Top Crop Manager

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Pod Ceal back in canola fields

Helping growers minimize losses and maximize contribution margins.
Reducing shattering losses and green seed counts at harvest translates into higher canola yields. To help reduce pod shattering and improve straight cutting options, growers in Canada now have access to Pod Ceal DC.

November 6, 2008  By Top Crop Manager

Helping growers minimize losses and maximize contribution margins.

Comparison of untreated canola sample (top) and sample treated with Pod Ceal DC™ (bottom).
Photo courtesy of  BrettYoung.

Reducing shattering losses and green seed counts at harvest translates into higher canola yields. To help reduce pod shattering and improve straight cutting options, growers in Canada now have access to Pod Ceal DC. Used on canola and mustard, Pod Ceal was made available in limited quantities for the 2008 harvest season. Pod Ceal DC is a new formulation of a previous Miller Chemical product used on specialty crops in the US and around the world. An agreement with Miller Chemical has made BrettYoung the exclusive distributor for Pod Ceal in Canada.

“Although Pod Ceal is not the silver bullet, it is another tool for helping growers improve their harvest efficiency,” says Garry Van Den Bussche, director of marketing with BrettYoung. “Growers are facing greater demands on their time at harvest, and combined with rising fuel costs and increased acres, straight cutting canola is a good option.” Realistically many growers can seed about three times an many acres in a day as they can swath, making harvest timing a challenge.


In Europe, more than 90 percent of canola crops are straight cut, with a significant amount of acres treated with a pre-harvest Pod Ceal type application. “Canola acreage in Europe is expected to exceed Canada in 2009,” says Van Den Bussche. “In the US, straight cutting is increasing, along with the use of Pod Ceal. The introduction of new hybrid varieties with better standability and a product like Pod Ceal means growers now have more effective tools for straight cutting canola and improving competitiveness.”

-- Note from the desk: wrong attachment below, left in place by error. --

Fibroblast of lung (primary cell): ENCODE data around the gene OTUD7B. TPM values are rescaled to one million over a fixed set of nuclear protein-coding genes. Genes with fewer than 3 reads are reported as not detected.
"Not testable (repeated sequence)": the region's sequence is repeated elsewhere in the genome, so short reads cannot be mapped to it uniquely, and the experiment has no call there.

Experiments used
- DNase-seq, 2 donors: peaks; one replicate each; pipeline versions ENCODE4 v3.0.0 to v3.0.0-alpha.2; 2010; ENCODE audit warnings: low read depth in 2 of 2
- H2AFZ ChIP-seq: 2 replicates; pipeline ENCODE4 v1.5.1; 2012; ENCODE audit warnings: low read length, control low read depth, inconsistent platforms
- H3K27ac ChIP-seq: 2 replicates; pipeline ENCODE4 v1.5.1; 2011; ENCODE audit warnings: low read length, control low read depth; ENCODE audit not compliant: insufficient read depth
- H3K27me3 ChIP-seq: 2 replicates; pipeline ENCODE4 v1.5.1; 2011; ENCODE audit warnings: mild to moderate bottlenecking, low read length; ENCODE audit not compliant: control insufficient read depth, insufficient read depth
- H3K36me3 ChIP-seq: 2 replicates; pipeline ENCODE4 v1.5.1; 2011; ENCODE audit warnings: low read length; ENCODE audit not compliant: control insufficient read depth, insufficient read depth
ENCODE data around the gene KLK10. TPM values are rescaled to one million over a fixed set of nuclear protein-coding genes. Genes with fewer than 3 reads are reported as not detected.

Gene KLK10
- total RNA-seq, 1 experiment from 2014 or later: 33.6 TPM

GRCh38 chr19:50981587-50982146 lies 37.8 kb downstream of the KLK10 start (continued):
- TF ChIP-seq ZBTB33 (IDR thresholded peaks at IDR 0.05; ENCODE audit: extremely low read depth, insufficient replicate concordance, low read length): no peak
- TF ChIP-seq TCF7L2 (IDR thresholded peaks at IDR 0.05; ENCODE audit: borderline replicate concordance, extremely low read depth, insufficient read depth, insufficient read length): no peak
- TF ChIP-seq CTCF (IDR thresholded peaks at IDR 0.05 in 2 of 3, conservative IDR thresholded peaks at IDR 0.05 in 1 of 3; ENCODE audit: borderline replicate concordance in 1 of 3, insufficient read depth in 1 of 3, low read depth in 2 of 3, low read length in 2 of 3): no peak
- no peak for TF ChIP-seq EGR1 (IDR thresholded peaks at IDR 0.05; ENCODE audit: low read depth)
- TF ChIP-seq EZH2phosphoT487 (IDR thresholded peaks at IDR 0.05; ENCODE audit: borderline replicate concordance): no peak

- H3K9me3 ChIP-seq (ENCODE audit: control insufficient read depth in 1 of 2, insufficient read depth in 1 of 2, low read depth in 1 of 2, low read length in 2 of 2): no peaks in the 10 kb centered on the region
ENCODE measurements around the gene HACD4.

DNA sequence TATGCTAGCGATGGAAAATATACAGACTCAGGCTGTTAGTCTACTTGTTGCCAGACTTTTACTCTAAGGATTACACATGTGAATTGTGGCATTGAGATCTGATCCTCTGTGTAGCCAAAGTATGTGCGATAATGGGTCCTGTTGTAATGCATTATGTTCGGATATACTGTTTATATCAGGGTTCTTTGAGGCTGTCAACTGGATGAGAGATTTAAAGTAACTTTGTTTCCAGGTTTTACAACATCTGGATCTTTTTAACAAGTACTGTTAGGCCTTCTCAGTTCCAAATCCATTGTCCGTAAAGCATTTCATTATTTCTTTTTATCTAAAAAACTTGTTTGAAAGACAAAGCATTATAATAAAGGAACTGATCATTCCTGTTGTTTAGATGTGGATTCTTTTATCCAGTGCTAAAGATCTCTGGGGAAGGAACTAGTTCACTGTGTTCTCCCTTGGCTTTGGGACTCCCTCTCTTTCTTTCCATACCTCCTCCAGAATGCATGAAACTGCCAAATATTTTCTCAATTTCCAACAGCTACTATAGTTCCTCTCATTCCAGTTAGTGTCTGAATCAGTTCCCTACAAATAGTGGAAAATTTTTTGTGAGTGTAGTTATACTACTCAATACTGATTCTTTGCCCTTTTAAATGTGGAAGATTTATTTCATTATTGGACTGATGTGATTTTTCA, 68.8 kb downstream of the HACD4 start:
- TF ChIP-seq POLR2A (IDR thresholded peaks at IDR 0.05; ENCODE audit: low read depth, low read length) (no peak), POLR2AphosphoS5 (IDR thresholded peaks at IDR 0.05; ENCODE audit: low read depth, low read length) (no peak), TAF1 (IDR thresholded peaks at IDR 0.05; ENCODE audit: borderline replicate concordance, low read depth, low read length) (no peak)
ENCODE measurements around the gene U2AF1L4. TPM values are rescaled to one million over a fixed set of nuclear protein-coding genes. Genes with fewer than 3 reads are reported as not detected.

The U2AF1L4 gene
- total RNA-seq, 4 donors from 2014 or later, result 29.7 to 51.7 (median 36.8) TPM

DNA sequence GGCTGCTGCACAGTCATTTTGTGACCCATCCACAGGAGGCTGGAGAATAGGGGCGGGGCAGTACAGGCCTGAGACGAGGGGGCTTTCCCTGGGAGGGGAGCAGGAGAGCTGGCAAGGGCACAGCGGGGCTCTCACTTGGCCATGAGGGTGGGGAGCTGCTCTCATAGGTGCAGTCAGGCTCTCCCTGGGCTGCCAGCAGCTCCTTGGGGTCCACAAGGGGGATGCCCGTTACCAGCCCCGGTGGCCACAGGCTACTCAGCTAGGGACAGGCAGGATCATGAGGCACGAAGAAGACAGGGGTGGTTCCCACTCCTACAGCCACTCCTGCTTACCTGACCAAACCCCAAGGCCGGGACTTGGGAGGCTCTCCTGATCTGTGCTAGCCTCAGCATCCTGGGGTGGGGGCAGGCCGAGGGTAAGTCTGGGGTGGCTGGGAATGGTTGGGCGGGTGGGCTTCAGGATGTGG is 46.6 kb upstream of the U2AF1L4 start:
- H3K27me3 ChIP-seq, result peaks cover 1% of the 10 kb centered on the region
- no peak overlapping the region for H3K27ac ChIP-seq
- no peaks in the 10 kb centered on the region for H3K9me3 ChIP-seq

Straight cutting allows more canola seeds to physiologically mature and increase in size, which results in increased yields, higher oil content and virtually no green seed, provided shattering from wind and during harvesting can be kept to a minimum. “Growers are using Pod Ceal for straight cutting and also for swathing to help out with timing,” says Van Den Bussche. “It can be difficult to swath all of the canola at the right time, so some growers will spray half of their fields with Pod Ceal and swath them last.” Growers are strongly encouraged to split fields and do a comparison to understand how to use the product properly, and to see the net benefit.

Pod Ceal DC will reduce the risk of shatter from its initial application during a period of weeks as the natural polymer slowly degrades. In some situations Pod Ceal has been a benefit for up to 40 days after application. By applying at the right stage, this natural polymer product coats the pod, which stretches as the pod grows. Shattering can still happen, but not to the same extent as without Pod Ceal, and under windy fall conditions for example, can substantially reduce
shattering risks.

“From our trial results and information from Europe, straight cutting significantly increases contribution margins, and by adding a sealant, the contribution margin will double again,” says Van Den Bussche. “It definitely pays to use a sealant to reduce some of the risk of straight cutting.” The suggested retail price (SRP) is $9.80 per acre, similar to the cost of custom cutting. Using Pod Ceal is a different way of managing harvest. Sealants tried in the past on canola had a higher costs and a shorter period of shatter protection.

“Based on the limited data available from the US trials, the product looks reasonably promising,” says Derwyn Hammond, Manitoba agronomy specialist for the Canola Council of Canada. “With only a couple of bushels per acre likely required to cover the product and application costs at today’s canola prices, using Pod Ceal is probably not a bad insurance application for growers who have already decided to straight cut.”